Skip to Content search facebook instagram pinterest twitter youtube

Lighting Solutions

Our sensitivity to light can vary according to age1, gender2, and genotype3, and our inter-individual difference in light sensitivity is estimated to be over 50 fold4. Regardless, light exposure has been shown to have a big impact on many people’s physiology and mood. It can also impact our alertness, safety and productivity in the workplace, and at home.

There is a large body of literature demonstrating the role of circadian rhythms and sleep in health conditions, and that enhancing these processes via optimal light exposure may have huge positive implications.

Here are some starting considerations for achieving lighting for wellbeing:


The effect that light has on our body clocks depends on the timing of exposure5. Light delivered in the evening can delay the timing of our circadian rhythms, leading us to feel awake and tired later on subsequent days. Conversely, light delivered in the morning can advance our rhythms, resulting in us feeling awake and tired earlier on subsequent days.

Intensity and colour spectrum

As well as the time at which light is delivered, the degree of impact that light has on the human body depends on its spectral quality (colour), the intensity (brightness) of the light stimuli, and the duration of exposure. For the average person, light as low as ~30 lux can have a profound impact on some non-visual light responses. And blue-enriched light suppresses the release of melatonin, delivering alertness-promoting effects.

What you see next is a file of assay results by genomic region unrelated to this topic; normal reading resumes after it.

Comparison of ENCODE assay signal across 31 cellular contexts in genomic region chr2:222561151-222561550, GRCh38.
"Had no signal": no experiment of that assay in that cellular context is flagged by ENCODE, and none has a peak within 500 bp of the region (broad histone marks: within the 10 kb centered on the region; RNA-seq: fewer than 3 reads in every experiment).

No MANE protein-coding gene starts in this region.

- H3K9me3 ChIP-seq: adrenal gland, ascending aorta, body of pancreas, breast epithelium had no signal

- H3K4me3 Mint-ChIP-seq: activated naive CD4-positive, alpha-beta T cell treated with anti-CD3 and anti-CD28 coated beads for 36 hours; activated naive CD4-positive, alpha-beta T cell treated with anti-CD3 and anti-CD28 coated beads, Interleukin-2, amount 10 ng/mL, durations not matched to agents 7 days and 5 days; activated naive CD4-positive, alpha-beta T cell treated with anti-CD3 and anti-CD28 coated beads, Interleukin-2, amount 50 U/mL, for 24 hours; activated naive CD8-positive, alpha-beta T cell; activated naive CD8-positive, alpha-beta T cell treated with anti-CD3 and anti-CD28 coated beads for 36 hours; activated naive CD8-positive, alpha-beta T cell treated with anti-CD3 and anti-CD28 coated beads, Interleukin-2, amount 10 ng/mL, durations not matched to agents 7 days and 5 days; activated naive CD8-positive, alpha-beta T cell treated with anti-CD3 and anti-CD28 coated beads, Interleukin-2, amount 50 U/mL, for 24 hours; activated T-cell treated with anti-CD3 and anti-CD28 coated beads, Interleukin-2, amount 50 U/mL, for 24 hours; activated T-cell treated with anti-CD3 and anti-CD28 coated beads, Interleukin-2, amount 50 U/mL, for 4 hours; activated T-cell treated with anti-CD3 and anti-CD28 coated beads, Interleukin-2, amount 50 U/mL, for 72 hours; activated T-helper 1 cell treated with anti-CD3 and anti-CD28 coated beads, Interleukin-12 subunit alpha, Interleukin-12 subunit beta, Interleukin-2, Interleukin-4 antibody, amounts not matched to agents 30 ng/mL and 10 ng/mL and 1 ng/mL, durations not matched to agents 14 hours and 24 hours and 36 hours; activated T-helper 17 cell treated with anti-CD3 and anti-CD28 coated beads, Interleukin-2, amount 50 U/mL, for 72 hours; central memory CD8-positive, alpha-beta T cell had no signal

Blue-enriched light

In the workplace, blue-enriched light can increase subjective alertness (and quality of subsequent sleep), concentration and performance. It can also enhance positive mood and reduce fatigue6. Such light at night, however, can delay our circadian timing, making it difficult to sleep until later at night. Compounding this effect is that blue light suppresses the sleep-promoting hormone melatonin in humans, which will further affect our ability to fall asleep, and achieve deep sleep. Having this knowledge allows us to adapt our lighting according to our desired timing.


The effect that light has on the circadian system depends on the brightness (intensity), with brighter light eliciting a greater physiological response4. Additionally, the circadian system is most responsive to short wavelength (~480nm) blue light7.


1 Crowley, Cain, Burns, Acebo, & Carskadon, 2015
2 Monteleone, Esposito, Rocca, & Maj, 1995
3 Roecklein et al., 2013
4 Phillips et al., 2019
5 St Hilaire et al., 2012
6 Mills, Tomkins, & Schlangen, 2007; Viola, James, Schlangen, & Dijk, 2008
7 Bailes & Lucas, 2013